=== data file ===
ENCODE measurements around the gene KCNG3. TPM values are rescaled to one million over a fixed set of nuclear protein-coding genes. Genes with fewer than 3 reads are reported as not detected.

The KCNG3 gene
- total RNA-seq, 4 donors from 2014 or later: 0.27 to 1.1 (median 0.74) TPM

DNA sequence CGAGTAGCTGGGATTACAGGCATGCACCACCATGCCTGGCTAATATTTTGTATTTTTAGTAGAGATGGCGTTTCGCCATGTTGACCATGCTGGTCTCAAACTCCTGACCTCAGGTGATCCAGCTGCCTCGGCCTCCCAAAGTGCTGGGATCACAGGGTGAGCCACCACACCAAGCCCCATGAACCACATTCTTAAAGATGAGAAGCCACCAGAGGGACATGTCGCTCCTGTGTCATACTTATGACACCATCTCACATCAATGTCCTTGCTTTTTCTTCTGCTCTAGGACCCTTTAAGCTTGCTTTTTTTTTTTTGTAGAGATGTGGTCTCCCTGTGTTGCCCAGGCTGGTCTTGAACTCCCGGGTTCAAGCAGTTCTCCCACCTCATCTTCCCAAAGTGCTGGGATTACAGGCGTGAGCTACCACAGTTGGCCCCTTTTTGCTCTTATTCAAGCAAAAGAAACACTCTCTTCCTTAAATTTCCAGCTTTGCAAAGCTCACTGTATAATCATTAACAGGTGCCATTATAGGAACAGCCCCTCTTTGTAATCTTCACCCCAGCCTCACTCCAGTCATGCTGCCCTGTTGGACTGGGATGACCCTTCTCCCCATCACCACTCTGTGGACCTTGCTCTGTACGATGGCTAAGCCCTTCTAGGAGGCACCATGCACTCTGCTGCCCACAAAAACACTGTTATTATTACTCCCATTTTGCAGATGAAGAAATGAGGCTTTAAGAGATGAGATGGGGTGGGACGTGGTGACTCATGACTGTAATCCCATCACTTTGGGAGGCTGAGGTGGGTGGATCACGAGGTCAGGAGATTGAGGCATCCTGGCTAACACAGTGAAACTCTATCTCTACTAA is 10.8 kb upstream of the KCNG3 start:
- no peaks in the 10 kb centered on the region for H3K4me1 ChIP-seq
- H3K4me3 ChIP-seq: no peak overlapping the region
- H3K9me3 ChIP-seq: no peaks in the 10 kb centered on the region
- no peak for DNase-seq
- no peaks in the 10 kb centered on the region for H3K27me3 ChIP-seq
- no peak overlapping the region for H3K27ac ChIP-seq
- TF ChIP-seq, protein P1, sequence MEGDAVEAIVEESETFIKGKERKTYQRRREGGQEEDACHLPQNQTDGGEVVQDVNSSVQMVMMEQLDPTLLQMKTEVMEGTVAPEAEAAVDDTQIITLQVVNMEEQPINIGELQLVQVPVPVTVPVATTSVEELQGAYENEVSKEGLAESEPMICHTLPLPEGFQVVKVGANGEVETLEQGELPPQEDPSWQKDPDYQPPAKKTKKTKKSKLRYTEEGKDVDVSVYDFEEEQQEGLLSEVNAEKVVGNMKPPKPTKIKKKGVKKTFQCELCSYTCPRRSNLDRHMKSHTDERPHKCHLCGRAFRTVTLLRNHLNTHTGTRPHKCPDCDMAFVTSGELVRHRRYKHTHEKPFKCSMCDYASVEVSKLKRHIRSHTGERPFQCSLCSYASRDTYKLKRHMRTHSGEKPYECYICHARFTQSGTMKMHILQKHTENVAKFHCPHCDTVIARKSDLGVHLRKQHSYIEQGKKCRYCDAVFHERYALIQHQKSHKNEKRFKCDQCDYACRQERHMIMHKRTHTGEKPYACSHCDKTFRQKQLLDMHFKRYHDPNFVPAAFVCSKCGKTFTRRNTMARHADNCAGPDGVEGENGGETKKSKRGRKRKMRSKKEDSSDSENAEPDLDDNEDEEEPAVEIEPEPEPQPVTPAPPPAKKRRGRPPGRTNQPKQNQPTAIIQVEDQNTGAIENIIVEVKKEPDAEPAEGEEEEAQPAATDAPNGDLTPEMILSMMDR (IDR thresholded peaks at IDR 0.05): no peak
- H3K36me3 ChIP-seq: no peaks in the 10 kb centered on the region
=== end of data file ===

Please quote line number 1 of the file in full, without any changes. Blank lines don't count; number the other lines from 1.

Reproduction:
ENCODE measurements around the gene KCNG3. TPM values are rescaled to one million over a fixed set of nuclear protein-coding genes. Genes with fewer than 3 reads are reported as not detected.